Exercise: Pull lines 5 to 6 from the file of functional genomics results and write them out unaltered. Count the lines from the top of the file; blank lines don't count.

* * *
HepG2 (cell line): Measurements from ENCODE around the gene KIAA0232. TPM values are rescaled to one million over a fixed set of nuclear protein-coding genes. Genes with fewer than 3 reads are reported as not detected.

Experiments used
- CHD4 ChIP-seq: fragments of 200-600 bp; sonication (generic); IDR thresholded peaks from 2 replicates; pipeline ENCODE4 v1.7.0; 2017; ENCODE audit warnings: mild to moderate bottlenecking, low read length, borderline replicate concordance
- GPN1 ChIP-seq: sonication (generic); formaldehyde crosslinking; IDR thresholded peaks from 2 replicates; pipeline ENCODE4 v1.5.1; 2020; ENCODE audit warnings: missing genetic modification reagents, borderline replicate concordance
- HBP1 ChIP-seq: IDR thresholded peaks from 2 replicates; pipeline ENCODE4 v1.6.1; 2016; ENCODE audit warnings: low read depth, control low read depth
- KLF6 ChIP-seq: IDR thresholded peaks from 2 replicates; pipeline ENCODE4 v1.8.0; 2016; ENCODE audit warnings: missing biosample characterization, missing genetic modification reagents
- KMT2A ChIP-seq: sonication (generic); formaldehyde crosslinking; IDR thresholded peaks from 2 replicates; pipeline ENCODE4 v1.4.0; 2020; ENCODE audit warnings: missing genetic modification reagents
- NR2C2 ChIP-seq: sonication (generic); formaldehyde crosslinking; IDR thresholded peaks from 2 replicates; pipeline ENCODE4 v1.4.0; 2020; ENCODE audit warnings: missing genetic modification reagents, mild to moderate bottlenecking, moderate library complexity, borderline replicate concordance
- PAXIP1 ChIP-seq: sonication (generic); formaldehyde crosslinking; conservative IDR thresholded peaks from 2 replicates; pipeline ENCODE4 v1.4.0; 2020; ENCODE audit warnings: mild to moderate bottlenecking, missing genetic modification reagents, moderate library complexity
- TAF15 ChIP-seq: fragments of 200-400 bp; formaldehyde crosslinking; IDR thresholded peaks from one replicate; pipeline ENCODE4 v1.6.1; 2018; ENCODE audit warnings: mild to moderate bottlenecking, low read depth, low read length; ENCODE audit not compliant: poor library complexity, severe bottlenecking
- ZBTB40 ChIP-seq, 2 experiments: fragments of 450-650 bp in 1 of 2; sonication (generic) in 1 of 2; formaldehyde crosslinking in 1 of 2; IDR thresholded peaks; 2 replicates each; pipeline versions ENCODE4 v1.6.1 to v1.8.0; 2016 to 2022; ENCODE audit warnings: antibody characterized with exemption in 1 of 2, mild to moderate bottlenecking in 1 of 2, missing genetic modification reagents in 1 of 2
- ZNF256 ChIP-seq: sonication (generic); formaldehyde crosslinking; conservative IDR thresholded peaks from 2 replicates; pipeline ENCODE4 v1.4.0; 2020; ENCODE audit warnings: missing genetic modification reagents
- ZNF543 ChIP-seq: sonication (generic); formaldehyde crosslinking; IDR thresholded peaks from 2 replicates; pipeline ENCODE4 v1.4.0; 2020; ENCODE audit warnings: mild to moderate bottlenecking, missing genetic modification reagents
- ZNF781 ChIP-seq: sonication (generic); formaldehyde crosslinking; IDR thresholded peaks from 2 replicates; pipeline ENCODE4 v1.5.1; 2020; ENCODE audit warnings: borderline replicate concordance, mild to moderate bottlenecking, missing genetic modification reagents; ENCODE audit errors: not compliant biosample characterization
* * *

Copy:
- HBP1 ChIP-seq: IDR thresholded peaks from 2 replicates; pipeline ENCODE4 v1.6.1; 2016; ENCODE audit warnings: low read depth, control low read depth
- KLF6 ChIP-seq: IDR thresholded peaks from 2 replicates; pipeline ENCODE4 v1.8.0; 2016; ENCODE audit warnings: missing biosample characterization, missing genetic modification reagents